Notice what some of Rehoboam’s advisors say to him.  “If you will be a servantto this people…and speak good wordsto them…they will be your servants forever” (v. 7, emphasis added). That’s true strength because it doesn’t have to prove anything.  Rehoboam’s rule is so ill-received that when he sends one of his taskmasters to oversee the forced labor, he is stoned to death.  The only way to lead through the ethic of tough love is through ever escalating threat and punishment.  I love the advice to “speak good words.”  I recently read Rob Bell’s book, Everything is Spiritualand one of the points he makes is the church has gotten lost in sometimes telling some really bad stories. We need to do better at speaking better words. 

            I’ve seen it in action.  When I was in the YMCA camping world, a colleague and I went to observe what another camp was doing with one of their leadership programs.  It wasn’t what they taught in the curriculum or activities that left the most lasting impression, it was a moment where I watched their executive director interact with a child.  I’ll never forget it.  It was lunch time, and the child was carrying a tray full of items.  They lost control and some dishes or a glass slid off the tray, shattering on the floor.  That sort of nervous silence set in.  There were probably a couple laughs and maybe even sarcastic claps, but before any of that could take root, the director of the camp was running toward the boy, saying over and over “It’s okay.  It’s okay. It’s okay.”  It was as if the child’s life depended on him knowing he wasn’t going to be harshly punished for an honest mistake.  Maybe because he knew in some small way the kid’s life did depend on that.

            People do better when they’re in an environment where they have the adequate safe and supportive space to grow.  I listen to a radio show, well a podcast now, called the Dan Le Batard show. In its inception, it was ostensibly about sports.  It’s a good bit silly and sophomoric, but it is also sometimes quite serious and insightful about the subjects of culture and race, human rights, freedom, and the tangible benefits of diverse voices from diverse backgrounds at the table. It’s sneaky smart and some have started writing about it, including Mike Shur who has created some of the most successful television shows in recent years.  He wrote an article for Slate about the show and has since joined its media company.  Le Batard has taken a rather ragtag bunch of personalities and turned them into a tight-night group that is part comedy, part commentary, and wholly family.  He’s launched a number of careers and people in the field, and people line up to be a part of the show.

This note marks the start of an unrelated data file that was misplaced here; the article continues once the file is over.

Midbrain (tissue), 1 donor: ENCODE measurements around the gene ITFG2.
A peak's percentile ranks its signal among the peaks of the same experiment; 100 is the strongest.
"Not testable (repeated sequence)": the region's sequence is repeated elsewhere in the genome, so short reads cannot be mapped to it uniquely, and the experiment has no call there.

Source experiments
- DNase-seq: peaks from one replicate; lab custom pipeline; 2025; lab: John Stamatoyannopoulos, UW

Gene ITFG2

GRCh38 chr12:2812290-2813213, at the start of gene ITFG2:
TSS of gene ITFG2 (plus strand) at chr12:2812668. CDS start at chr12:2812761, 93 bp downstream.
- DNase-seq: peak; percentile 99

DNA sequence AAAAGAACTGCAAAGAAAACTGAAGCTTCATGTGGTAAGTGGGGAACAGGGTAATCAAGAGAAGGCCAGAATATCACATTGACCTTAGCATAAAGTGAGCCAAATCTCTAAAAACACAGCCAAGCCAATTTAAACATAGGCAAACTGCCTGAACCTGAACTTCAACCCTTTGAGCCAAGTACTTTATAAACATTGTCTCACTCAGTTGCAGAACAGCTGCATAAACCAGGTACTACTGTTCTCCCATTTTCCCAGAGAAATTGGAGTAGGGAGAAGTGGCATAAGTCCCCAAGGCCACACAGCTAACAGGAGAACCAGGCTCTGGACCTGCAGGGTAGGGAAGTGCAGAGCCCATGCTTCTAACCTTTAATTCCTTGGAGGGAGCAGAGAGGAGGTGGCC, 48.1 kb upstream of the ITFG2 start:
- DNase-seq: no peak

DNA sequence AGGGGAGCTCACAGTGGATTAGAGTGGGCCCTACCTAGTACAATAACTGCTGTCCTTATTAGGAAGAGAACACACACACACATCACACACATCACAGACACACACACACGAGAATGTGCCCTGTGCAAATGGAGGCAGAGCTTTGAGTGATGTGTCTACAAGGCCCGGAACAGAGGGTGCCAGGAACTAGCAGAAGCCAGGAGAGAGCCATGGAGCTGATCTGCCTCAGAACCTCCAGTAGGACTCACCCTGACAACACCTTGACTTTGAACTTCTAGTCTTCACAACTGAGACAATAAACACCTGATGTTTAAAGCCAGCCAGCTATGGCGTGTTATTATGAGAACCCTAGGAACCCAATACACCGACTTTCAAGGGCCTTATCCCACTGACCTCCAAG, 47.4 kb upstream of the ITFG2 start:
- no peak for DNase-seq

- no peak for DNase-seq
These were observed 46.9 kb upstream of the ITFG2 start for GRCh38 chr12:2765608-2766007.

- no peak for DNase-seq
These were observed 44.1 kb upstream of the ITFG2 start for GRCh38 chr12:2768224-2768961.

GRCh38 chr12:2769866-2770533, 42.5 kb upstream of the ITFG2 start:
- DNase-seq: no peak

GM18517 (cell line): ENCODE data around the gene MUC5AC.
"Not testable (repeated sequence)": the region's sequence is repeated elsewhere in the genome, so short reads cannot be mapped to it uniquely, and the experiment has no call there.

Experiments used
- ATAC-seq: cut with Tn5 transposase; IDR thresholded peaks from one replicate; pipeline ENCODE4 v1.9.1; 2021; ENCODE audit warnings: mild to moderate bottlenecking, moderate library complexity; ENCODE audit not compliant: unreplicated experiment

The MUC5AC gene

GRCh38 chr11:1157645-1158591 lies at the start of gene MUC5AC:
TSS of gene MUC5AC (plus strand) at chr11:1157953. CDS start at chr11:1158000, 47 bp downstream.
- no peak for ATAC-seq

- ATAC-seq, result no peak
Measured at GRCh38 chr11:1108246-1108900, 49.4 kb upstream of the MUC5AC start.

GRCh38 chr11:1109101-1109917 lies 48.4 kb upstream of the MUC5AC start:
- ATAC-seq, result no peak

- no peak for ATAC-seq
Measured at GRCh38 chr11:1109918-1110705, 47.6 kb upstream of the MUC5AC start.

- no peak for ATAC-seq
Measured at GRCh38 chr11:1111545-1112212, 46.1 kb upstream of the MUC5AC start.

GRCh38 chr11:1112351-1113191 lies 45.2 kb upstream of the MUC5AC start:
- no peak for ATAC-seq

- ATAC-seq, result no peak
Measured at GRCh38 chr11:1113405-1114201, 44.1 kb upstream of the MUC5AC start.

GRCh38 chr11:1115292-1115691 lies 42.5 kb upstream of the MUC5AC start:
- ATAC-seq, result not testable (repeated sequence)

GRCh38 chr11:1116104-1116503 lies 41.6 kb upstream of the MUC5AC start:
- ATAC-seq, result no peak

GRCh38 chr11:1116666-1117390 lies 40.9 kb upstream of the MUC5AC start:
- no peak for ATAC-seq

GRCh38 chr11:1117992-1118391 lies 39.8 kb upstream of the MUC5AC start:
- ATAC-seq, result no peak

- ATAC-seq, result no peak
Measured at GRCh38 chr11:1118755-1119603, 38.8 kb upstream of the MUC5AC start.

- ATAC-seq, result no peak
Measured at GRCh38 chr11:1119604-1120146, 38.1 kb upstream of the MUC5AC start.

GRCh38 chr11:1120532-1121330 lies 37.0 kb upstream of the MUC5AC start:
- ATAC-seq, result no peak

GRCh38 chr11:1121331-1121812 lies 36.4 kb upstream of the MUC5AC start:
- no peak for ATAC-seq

Why? Le Batard plays the role of a gas baggy straight man, often on some perceived moral high horse, but in the way he conducts himself he makes a safe place for this cast of characters to grow into the best versions of themselves.  What he displays is a deep trust that you get the best of people when you let them be the fullest version of themselves.  That’s not necessarily the leadership model we were all taught, where we need to mold people into our vision for them.  There’s a good bit of ribbing in the banter on the show, but at the core is what I can only describe as love, and it’s not tough love.  It’s often soft love.  Le Batard cries regularly, whether it’s in speaking about matters related to his Cuban heritage, or the way he feels about the plight others.  His repeated plea is just to listen to what hurting people say when they’re speaking about their hurt, just listen.  People are given the space to be vulnerable, and, there’s a fierce loyalty in an industry as cutthroat as any.  Success has never been their goal.  Doing it the way they do it is the goal, but it just so happen that it’s enormously successful.  Love works. 
It’s not just that love is good or love is what Jesus said to do.  Love works. Just plain love; you don’t need the tough.   

            You know, I set you up.  At the outset, I made it look like old people always get it wrong, because they’re always decrying the young, but did you notice in the story, who brings the wisdom of lightening the oppressive load on the people?  It’s not the young advisors – they’re the ones advocating for escalating toughness.  It’s the elders.  In my experience, the true elders—those who’ve matured and grown as they’ve aged—often soften, they lighten up, recognize where boundaries need to be drawn and where they don’t, what’s important and what isn’t, and in doing so do understand how to help other people likewise grow.  May we heed them and the calling inside ourselves to become them.  Amen.